Discrete-Event Simulation: Assessing Environmental Issues of Intermodal Terminals

J.T. Sawyer, J.B. Fuqua, and B.C. Kulick (USA)


Discrete-Event Simulation, Intermodal, Marine Terminals Port Planning, Transportation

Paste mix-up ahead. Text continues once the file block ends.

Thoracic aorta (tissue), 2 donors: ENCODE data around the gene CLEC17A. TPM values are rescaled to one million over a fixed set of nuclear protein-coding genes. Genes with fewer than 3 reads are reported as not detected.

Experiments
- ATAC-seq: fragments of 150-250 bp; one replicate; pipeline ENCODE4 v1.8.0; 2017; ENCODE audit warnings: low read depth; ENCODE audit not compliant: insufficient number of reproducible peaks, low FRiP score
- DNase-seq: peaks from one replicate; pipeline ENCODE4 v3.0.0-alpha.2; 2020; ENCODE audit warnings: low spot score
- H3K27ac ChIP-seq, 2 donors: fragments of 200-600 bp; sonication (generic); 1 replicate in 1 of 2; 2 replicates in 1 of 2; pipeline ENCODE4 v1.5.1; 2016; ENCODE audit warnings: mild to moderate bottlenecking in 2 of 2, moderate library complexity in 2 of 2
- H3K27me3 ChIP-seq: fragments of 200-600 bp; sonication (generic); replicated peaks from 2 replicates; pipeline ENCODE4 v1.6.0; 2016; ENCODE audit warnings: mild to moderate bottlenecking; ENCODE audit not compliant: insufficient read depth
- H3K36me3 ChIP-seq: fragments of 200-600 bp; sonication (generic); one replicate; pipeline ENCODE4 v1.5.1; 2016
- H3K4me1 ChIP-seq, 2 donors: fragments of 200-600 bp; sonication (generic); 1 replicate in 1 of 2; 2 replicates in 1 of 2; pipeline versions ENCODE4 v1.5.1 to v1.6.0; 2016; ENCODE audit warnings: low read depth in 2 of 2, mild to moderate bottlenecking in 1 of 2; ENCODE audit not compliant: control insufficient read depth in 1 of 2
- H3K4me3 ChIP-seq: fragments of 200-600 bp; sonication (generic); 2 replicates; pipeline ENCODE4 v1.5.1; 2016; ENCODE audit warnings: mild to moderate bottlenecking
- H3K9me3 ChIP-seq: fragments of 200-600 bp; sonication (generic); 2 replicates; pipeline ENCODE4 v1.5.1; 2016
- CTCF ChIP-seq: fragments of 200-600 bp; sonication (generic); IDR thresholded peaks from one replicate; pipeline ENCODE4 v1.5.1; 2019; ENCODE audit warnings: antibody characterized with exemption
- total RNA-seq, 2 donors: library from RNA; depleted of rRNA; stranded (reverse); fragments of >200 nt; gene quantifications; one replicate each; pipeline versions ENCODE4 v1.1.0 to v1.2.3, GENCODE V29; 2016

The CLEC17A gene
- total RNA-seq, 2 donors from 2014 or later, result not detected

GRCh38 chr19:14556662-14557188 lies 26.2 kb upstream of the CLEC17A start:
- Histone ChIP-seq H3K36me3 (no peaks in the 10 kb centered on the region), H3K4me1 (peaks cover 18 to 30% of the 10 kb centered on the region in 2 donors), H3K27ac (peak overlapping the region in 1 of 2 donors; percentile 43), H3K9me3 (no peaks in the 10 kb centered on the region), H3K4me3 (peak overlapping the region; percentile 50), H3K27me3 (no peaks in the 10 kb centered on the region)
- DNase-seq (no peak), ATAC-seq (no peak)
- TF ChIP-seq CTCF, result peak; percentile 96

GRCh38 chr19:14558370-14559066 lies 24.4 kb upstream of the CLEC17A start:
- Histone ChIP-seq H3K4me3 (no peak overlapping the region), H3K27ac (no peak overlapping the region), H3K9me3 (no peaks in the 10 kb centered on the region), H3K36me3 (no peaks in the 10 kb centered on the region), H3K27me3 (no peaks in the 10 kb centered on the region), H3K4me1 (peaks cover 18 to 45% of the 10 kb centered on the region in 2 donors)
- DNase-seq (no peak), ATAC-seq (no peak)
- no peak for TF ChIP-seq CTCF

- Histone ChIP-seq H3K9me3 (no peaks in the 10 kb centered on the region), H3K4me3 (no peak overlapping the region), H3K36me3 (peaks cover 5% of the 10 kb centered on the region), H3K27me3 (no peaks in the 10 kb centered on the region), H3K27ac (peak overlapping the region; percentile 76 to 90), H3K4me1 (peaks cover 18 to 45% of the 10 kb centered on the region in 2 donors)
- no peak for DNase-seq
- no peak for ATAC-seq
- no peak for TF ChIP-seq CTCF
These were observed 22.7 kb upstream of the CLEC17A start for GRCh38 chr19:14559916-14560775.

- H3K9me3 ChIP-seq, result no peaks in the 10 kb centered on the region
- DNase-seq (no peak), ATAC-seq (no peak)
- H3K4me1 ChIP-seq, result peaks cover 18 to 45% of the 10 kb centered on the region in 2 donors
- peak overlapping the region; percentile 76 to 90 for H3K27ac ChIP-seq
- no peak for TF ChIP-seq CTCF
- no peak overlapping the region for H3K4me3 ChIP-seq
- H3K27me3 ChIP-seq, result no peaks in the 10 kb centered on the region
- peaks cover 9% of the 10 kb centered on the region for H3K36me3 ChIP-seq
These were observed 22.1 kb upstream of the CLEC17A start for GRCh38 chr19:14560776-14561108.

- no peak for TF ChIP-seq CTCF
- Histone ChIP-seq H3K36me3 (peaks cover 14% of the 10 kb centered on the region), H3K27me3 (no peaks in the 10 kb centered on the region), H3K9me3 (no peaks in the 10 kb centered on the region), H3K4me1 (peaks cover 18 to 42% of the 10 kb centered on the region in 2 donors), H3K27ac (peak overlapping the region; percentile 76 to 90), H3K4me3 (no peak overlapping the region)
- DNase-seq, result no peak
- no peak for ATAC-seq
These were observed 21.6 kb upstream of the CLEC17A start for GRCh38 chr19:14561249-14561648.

Marine and intermodal terminals today face a significant challenge in managing a rapidly increasing volume of container freight while maintaining a consistent level of service to their customers. In evaluating their alternatives, terminals must wrestle with competing goals: maximizing the operational effectiveness of the infrastructure design and operating plan, while minimizing adverse impacts on the environment due to land or waterway usage, construction, and vessel or vehicle emissions. Discrete event simulation can be a valuable technology to help understand and quantify the tradeoffs involved in proposed strategic and operational improvements. This paper highlights the value of simulation for examining specific environmental issues surrounding terminal infrastructure changes such as vehicle emissions and wetland encroachment. Examples are presented in which simulation results helped guide major planning decisions by demonstrating a significant reduction in environmental impacts.

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